After all, anyone who says you can learn Japanese without trying is either dreaming or selling something, right?
Of course you can’t just absorb the language by playing audio in your sleep or something. Of course you need to learn basic grammar and many other things. You can’t learn the whole of Japanese without trying.
But there are some things that you not only can learn without trying, but you must learn them subconsciously, without effort.
There is an old saying: “War is too important to be left to the generals”. Well language is too important, too complex and too organic to be left to the conscious mind and to conscious learning processes.
In fact I would go so far as to say that you don’t learn language through study. You only prepare to learn language through study. Study can do no more than lay the groundwork for the true learning process.
As one piece of evidence, take the following sentence:
Arinocdcg to rencet rseaerch, the hmuan brian is plrectfey albe to raed colmpex pasasges of txet caiinontng wdors in whcih the lrettes hvae been jmblued, pvioedrd the frsit and lsat leetrts rmeian in teihr crcerot piiotsons.
Can you read that? If your native language is English I am sure you can. But you don’t read it with your conscious mind. If you had to think “that t goes there and that e goes two places back…” etc. It would be hard if not impossible to read.
“Solving” the sentence as a conscious-study-mind puzzle would take ages. But just allowing the natural unconscious reflexes to do their work you can see what each word is with very little conscious attempt to “rearrange” it.
And that is how language works. To really understand it fully and quickly enough to be natural, it has to pass from the conscious study-mind to the unconscious “just see/hear it” mind.
When I touch-type, the easiest way to stop me in my tracks is to ask “where is the ‘v’ key on that keyboard? I don’t know. At least my conscious mind doesn’t know. My fingers (that is, my unconscious mind) can find it instantly but if I bring my conscious mind into play, suddenly I can’t find it easily without looking. In other words, the exercise of conscious thought actually inhibits second-nature instinctive use.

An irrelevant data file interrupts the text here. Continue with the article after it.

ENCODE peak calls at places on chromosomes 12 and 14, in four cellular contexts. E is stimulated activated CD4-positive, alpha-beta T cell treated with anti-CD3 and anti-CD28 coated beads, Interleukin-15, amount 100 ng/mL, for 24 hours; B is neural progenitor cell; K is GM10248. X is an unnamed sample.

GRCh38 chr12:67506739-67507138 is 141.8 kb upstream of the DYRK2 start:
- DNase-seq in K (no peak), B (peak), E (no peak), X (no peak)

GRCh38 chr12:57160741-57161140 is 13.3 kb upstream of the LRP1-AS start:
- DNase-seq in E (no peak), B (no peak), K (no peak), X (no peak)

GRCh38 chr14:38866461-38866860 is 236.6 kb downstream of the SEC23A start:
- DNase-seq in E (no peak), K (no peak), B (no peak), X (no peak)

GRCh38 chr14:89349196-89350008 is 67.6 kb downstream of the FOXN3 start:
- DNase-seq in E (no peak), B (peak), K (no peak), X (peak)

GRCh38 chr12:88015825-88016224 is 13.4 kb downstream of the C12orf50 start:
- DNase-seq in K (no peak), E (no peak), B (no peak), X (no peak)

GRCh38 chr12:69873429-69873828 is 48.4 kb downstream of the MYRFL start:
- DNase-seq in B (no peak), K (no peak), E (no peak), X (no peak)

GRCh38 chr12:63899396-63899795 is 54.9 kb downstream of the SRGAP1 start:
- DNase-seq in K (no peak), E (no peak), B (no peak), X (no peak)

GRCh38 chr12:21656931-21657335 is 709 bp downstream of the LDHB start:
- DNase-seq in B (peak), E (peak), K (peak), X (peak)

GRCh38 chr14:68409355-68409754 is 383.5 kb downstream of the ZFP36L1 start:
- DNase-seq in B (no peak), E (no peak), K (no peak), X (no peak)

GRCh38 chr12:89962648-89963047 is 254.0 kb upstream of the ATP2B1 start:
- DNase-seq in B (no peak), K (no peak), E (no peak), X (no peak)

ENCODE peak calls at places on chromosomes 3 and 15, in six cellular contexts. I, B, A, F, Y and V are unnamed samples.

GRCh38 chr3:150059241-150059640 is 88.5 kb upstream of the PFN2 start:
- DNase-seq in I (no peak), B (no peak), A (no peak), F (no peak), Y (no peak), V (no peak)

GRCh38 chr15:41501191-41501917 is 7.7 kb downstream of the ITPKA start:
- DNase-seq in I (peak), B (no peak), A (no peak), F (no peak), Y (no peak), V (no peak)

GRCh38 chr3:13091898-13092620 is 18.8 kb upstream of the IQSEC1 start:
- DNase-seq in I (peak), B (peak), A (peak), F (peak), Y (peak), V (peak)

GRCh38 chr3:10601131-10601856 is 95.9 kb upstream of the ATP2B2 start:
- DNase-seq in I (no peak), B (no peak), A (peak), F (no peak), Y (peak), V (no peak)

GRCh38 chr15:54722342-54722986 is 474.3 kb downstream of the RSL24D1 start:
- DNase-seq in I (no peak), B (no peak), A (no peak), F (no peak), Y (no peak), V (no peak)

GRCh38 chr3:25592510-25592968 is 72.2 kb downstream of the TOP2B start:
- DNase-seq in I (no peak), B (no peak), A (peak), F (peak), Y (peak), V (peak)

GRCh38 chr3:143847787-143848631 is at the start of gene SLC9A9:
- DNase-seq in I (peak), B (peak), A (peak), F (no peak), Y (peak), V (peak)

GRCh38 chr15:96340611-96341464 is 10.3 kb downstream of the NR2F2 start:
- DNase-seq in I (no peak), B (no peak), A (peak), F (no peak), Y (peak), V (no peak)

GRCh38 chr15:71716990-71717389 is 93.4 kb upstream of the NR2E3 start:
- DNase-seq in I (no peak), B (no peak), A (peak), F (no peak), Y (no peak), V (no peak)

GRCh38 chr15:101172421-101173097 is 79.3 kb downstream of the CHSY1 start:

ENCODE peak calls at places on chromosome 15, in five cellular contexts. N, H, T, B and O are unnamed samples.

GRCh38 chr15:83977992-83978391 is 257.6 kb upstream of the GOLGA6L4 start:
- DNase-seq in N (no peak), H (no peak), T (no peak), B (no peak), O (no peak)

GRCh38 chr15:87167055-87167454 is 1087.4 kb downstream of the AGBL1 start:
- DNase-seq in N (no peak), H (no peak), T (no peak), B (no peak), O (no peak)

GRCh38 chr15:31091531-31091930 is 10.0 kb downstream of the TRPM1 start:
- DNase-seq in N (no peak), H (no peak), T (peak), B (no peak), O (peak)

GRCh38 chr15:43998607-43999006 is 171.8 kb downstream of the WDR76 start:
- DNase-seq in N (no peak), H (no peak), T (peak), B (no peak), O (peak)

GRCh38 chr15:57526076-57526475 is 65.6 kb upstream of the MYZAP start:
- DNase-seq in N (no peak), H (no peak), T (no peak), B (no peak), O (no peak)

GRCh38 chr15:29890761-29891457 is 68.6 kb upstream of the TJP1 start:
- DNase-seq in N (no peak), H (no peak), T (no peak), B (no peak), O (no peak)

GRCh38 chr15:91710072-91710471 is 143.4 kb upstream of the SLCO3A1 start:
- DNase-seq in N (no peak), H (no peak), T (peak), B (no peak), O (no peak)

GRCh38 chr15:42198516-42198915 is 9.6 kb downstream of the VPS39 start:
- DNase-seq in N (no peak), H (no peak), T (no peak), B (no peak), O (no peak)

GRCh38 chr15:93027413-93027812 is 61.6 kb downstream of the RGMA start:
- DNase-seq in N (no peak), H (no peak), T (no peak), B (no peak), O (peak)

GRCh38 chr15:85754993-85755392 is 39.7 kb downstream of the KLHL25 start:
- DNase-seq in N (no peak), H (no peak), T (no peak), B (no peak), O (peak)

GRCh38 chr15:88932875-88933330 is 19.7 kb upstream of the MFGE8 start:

What does this mean for learning Japanese? One thing it means is that the internet is filled with frustrated people who wonder why they can’t listen to a simple anime and understand it even though they have done x-amount of conscious study.
All language skills, but especially listening, depend on one’s knowledge passing to the unconscious “just hear it” level. The conscious mind is just too slow to hear speech at natural speed. By the time one has consciously thought “what does that word mean?” the sentence has gone by. Very likely two or three sentences have gone by.
So what can we do? How can we get Japanese from our conscious to our unconscious mind?
The answer in principle is simple. Immerse in Japanese. Use it, use it, use it. Make it your language (at least for designated zones of your life) rather than “a foreign language that you learn”.
Massive input is the essential secret here. Read widely and watch anything you want to watch in Japanese.
For me watching Japanese shows and listening to Japanese audio drama and narrated stories on my iPod have been vital.
Subconscious Japanese: the art of fuzzy listening
There is also something some of us (myself very much included) find difficult, but which is of fundamental importance. And that is “fuzzy-matching”. Once we have learned Japanese grammar in a very precise way many of us (this varies according to one’s outlook) want to go on being very precise and learning conscious and exact Japanese.
This is good. We need this. But we also need fuzzy Japanese. Without it we will never gain the subconscious automaticity of language that we need to have if Japanese is ever to become instinctive.
People say that they have learned languages (including Japanese) by watching shows that they don’t understand at all. I have never recommended this. I also notice that most people who reliably make this claim (and I have no doubt that it has worked for some people) were living long-term in the country where the target language was spoken. Their breakthrough may have come through television shows, but those shows were only a part of near-total 24/7 immersion.